Every NFL offseason, people get excited to read the rumors and see what players their favorite teams might pick up. Usually it just ends up in disappointment as the player you’ve always wanted to see wearing your team’s colors end up playing for your rival for more money. It’s a business, so that’s just the way it is.
Between free agency, trades and the draft, there are a lot of puzzling moves made every offseason. Veterans get truckloads of money backed up to their houses in hopes of enticing them to switch cities. Guys who think that they were happily playing out their contract received a phone call that they were leaving, and the best college players ended up being scooped up by teams with the worst rosters.
There were a lot of good offseason moves that happened this year (such as the Jets firing General Manager John Idzik). There was the New England Patriots signing Darrelle Revis to a one-year deal, which was an absolute steal, as Revis proved to be the missing piece for a Super Bowl in New England. Brandon Albert was having a heck of a season in Miami, improving their offense and Ryan Tannehill's game, before suffering a season-ending injury and the Fins struggling in his absence.
This offseason arguably had the greatest crop of free agents in decades, with household names from seasons past moving around, including Ndamukong Suh going to Miami, DeMarco Murray signing with the division rival Eagles after winning the rushing title and LeSean McCoy going to Buffalo. We also saw longtime one-team veterans like Andre Johnson and Frank Gore jump to Indianapolis, from Houston and San Francisco respectively.
There were also a lot of moves that left us scratching our heads and wondering how the front offices could be so stupid. It was hard to narrow down the bad moves to just a few, but here are the 10 that happened this offseason that NFL teams will be regretting for years to come.
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10 Giants Spend Millions on Special Teamers
If you have a lot of room in the salary cap, and your only glaring need is on special teams, then you should feel free to throw some money toward that side of the ball. The Giants went 6-10 and finished in third place in the NFC East, so there were surely more glaring needs than that, right? Apparently the front office didn’t seem to think so, and signed three guys to multi-year deals for a lot of money that will likely only see the field on special teams. Jonathan Casillas (three years, $8 million), Dwayne Harris (five years, $17.5 million) and J.T. Thomas (three years, $12 million) received a total of $14.6 million guaranteed and are nowhere near starter level.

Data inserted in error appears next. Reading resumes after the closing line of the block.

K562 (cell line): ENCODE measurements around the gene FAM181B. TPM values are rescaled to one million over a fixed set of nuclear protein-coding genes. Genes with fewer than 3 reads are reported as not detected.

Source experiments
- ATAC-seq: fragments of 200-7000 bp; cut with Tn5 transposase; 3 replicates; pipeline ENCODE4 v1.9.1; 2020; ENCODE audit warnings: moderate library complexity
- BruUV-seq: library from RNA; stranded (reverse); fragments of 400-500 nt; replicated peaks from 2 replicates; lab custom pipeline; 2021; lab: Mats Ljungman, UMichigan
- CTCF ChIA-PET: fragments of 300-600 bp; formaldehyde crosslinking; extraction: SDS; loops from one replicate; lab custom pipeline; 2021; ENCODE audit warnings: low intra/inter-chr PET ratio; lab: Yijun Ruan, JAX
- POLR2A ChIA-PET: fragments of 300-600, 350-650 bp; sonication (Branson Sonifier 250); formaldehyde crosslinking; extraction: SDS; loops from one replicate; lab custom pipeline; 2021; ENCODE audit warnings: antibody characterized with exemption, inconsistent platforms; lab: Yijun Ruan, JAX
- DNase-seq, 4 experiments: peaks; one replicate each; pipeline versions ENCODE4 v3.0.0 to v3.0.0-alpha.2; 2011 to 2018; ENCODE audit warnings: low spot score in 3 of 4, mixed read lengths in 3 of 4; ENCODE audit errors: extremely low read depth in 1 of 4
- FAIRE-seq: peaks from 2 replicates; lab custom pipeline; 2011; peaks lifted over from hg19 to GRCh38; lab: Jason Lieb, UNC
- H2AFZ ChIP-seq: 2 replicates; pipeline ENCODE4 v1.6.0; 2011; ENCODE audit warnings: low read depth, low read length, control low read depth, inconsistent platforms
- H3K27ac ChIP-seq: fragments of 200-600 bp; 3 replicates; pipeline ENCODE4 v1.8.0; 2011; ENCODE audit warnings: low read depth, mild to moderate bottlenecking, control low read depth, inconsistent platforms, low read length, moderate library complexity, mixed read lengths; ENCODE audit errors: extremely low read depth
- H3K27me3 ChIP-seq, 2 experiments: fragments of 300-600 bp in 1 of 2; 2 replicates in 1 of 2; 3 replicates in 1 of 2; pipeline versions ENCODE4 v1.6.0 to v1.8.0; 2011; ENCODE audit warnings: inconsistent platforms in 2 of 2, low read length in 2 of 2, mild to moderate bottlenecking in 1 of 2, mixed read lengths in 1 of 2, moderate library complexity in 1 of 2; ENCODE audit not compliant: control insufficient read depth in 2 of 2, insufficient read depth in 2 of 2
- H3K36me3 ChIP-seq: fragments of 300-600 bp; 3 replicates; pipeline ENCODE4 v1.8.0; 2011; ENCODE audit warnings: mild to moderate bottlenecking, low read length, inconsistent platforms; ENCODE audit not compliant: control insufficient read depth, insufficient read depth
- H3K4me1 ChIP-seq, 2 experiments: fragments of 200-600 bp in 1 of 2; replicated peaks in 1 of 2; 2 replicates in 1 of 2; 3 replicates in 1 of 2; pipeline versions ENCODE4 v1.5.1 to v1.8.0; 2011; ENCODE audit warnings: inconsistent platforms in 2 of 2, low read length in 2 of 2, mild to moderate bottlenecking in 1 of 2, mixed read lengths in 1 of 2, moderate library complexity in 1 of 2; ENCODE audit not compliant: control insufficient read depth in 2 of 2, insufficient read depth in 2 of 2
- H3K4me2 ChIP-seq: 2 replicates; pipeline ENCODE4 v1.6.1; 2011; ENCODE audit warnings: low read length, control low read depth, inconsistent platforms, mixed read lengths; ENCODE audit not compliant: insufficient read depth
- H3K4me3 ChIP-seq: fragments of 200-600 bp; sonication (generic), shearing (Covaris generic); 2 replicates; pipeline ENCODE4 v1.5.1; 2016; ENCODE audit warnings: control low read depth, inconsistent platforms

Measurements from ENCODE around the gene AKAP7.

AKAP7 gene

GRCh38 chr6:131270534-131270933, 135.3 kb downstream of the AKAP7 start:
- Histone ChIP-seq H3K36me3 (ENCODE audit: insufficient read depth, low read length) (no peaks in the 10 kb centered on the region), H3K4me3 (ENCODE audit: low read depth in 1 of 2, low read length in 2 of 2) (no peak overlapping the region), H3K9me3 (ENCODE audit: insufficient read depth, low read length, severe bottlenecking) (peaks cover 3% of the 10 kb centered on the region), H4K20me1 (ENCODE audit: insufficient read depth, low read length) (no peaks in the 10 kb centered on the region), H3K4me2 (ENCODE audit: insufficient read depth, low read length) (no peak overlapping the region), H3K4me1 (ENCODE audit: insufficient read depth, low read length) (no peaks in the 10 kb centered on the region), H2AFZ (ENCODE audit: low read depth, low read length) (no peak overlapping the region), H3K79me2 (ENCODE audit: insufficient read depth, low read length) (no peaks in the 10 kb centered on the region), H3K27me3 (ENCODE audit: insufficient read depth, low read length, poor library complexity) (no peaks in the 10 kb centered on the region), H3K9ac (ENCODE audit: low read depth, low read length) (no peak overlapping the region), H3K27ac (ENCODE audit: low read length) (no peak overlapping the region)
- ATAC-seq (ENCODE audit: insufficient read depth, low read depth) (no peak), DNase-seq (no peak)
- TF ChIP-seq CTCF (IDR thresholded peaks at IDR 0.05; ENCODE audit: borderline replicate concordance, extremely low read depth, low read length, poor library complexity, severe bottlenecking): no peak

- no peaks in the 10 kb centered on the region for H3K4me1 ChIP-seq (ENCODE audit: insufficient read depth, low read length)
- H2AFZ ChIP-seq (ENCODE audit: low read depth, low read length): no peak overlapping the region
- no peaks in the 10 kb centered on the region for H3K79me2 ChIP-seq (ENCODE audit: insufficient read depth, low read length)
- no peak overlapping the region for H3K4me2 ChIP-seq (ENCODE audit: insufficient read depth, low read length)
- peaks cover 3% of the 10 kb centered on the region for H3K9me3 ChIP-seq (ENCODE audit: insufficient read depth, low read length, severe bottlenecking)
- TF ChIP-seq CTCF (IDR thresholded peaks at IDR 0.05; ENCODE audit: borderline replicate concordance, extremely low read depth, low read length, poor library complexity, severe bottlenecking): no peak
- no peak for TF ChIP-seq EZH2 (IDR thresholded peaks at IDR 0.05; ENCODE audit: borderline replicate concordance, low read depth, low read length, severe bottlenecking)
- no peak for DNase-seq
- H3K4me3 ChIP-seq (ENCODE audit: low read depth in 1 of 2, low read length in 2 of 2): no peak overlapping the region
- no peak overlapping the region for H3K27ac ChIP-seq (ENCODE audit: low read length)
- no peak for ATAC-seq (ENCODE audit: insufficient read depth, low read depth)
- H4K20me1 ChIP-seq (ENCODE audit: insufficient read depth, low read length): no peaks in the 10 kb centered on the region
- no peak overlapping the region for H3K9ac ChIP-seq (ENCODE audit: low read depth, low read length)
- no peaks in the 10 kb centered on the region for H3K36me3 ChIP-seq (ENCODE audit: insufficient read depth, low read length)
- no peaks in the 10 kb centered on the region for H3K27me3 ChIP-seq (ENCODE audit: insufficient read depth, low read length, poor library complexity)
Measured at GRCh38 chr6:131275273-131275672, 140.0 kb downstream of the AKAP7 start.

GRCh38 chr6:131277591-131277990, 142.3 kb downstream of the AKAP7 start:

9 Chiefs Give Jeremy Maclin A Huge Contract
In the 2014 season, the Kansas City Chiefs had zero touchdown receptions by their wide receivers. Perhaps the reason wasn’t because they didn’t have talent at receiver, but that’s just the way that their gameplan happens to go. If you don’t anticipate that you’re going to be airing it out very much, then you don’t need to spend money on receivers. It’s great, because you can spend money in other places. That is, unless, you are the Chiefs and sign Jeremy Maclin to a five year deal worth $55 million and a total of $22.5 million guaranteed. It wouldn’t be a surprise if he was paid $10 million per touchdown throughout his contract.
8 Jaguars Spend Money in the Wrong Places
The Jaguars had a tremendous amount of cap room after the 2014 season, and they had to spend some of it to even get over the salary floor. Instead of making a bunch of low level signings in hopes to make ends meet until the next big free agent class, the Jaguars went all out on players that you’ve never heard of. Cowboys backup tackle Jermey Parnell got $13 million guaranteed, Dan Skuta got five years and $20.5 million and Davon House got four years and $25 million. Who? The only notable player the Jags got was Julius Thomas, but they overpaid him at $21 million guaranteed in a five year contract.
7 31 Teams Pass on La’el Collins
When the news came out that La’el Collins, the former offensive tackle from LSU, had an ex-girlfriend that was killed, teams started freaking out. The police said that he was never a suspect (even from the get-go), but no NFL team wanted to take the chance in the NFL Draft when he was projected to solidly be picked in the first round. When the draft was finally over, the Cowboys were the ones to land Collins when the police reiterated he was not a suspect, and got him for a sweetheart deal at three years and just $1.7 million. The steal of the draft wasn’t even drafted.